More on poverty’s being treated as a crime
If you become poor, the state, rather than helping the family, takes away the children. I disagree with this approach: the default should be that family is helped and remains together. Alex Kane at Alternet:
The following article is part of an AlterNet series, Hard Times, USA, which shines a light on poverty in America. Click here for other stories in the series. Shakieta Smith needed a place to go. The homeless mother of two called a Washington, DC shelter hotline last year, but was told there were no available spaces. Then the intake worker told her that “if she and her kids had nowhere safe to sleep, she’d be reported to the city’s Child and Family Services Agency for a possible investigation into abuse and neglect,” the Washington Post reported. 
Smith is not the only mother to fear having her children taken away and put into foster care due to homelessness. According to the Post, 32 other families in DC have been threatened in a similar way. And about 25 states in the country “list a caregiver’s inability to provide shelter as part of their definition of abuse and neglect,” though some of those laws have been challenged in court. It’s yet another heartwrenching reminder of the myriad legal troubles that accompany being poor and homeless.“These people are simply walking in the door for assistance and people don’t have shelter and they’re saying, ‘We’re calling [Child Protective Services] on you?’ It’s ridiculous,” homeless advocate Ruth Anne White told the Post.
According to the National Center on Family Homelessness, “homeless children are at particularly high risk for being placed in foster care. 12% of homeless children are placed in foster care compared to just over 1% of other children.”The center also notes that “placement in foster care” is a “risk factor” that predicts family homelessness during adulthood.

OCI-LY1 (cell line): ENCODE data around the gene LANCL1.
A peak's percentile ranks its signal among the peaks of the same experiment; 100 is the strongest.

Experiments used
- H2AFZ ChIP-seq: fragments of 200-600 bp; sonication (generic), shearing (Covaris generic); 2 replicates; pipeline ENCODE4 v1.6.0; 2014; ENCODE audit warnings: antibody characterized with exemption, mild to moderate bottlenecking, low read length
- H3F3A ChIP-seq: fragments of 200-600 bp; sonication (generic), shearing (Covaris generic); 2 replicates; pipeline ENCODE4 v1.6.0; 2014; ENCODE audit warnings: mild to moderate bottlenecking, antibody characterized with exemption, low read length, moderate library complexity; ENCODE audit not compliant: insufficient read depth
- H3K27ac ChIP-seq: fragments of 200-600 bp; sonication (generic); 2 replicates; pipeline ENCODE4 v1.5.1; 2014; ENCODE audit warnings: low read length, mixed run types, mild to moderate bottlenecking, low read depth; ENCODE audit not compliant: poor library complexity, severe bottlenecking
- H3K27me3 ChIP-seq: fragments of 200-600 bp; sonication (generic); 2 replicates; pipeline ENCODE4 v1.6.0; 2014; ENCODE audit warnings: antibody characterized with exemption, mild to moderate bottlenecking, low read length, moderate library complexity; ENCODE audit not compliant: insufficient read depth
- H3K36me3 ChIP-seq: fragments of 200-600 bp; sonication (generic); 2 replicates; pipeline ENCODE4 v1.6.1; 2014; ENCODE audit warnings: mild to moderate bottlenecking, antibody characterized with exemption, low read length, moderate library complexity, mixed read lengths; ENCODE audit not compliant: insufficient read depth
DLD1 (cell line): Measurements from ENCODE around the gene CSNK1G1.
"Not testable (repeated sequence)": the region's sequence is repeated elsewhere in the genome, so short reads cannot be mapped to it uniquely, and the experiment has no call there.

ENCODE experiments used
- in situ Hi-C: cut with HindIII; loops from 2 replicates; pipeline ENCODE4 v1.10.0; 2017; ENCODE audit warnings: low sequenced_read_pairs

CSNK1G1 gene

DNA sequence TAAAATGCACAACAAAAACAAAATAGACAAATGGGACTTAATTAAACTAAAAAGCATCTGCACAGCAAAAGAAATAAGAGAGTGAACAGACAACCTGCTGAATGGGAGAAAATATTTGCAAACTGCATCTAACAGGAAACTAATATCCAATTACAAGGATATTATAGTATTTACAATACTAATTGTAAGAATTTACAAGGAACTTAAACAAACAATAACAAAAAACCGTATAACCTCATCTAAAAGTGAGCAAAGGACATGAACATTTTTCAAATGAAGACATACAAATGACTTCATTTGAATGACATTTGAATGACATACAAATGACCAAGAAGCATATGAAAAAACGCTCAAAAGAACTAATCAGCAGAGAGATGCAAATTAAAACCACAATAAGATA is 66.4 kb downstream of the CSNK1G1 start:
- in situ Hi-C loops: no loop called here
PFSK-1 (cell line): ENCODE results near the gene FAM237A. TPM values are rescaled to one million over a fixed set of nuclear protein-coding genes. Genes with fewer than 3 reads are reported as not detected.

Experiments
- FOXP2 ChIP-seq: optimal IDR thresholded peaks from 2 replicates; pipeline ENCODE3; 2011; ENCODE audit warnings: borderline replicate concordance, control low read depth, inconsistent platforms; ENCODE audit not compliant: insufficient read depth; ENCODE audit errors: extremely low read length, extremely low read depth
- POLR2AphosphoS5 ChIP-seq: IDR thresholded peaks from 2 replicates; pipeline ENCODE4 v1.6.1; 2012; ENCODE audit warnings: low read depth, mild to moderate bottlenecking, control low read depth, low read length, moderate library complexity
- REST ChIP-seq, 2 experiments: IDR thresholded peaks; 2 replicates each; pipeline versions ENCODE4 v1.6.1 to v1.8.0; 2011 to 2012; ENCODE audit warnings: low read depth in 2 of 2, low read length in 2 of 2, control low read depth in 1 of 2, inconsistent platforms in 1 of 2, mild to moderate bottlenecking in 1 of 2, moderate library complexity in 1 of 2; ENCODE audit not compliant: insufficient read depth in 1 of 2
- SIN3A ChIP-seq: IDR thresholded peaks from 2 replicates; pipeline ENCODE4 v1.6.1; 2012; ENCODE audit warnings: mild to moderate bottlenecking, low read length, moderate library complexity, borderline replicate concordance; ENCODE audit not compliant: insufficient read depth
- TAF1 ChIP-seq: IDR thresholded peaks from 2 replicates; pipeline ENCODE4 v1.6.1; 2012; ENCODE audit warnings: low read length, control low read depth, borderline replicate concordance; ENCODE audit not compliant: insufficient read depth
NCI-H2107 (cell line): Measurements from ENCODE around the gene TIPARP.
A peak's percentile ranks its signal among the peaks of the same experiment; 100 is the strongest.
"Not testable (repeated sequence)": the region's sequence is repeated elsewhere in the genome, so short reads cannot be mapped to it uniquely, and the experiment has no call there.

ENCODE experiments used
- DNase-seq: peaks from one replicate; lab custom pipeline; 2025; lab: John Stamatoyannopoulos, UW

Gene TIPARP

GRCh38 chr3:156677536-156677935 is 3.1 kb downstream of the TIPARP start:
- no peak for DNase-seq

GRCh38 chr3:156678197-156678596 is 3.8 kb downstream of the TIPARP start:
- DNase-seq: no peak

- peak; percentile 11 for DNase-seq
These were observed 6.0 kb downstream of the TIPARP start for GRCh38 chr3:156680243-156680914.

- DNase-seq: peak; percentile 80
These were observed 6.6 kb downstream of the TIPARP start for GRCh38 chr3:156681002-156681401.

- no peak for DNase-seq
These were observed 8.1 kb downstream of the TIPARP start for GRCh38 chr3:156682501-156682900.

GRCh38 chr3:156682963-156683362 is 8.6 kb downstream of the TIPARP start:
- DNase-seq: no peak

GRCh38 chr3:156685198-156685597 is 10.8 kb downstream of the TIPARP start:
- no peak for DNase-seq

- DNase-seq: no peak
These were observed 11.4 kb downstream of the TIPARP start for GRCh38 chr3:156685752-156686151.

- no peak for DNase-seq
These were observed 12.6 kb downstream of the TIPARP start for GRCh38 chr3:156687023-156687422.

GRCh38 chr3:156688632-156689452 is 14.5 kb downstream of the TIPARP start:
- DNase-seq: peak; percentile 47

Poverty expert Kathryn Baer relayed a story she was told by a father at Washington, DC’s main intake center for homeless families. The father told her he was afraid of having his children taken away. “I think of him now because the Family Resources Center has started reporting all homeless families with no place to stay to the Child and Family Services Agency, the District’s child welfare program,” wrote Baer in May 2012.  “This means that the parents can be charged with child neglect — and their children put into foster care — just because the District won’t provide them with shelter or other housing.”This is despite the fact that DC law stipulates that “deprivation” due to lack of financial means is not considered neglect.
Homeless advocate Diane Nilan, the founder and president of HEAR US, an advocacy organization for homeless youth, has also seen this happen firsthand. “The foster care cloud hangs over every single homeless family that is out there. They, on their own, figure out that homelessness can likely get the kids taken away. So that fear, it’s a big dark cloud,” Nilan told AlterNet.
But it doesn’t have to be this way. What if, instead of investigating and intimidating homeless families, we ensured they have a place to go when they fall on hard times?As the story of Shakieta Smith shows, a core problem driving this process is that there are not enough shelters for all the homeless families. Cities should spend more money on building more shelters and expanding already existing shelters. And federal housing vouchers for homeless families could be expanded to get families into real, permanent housing. As the National Alliance to End Homelessness states , “Housing vouchers are successful in helping families exit homelessness and can protect poor families from becoming homeless.”
Advocates have also called for . . .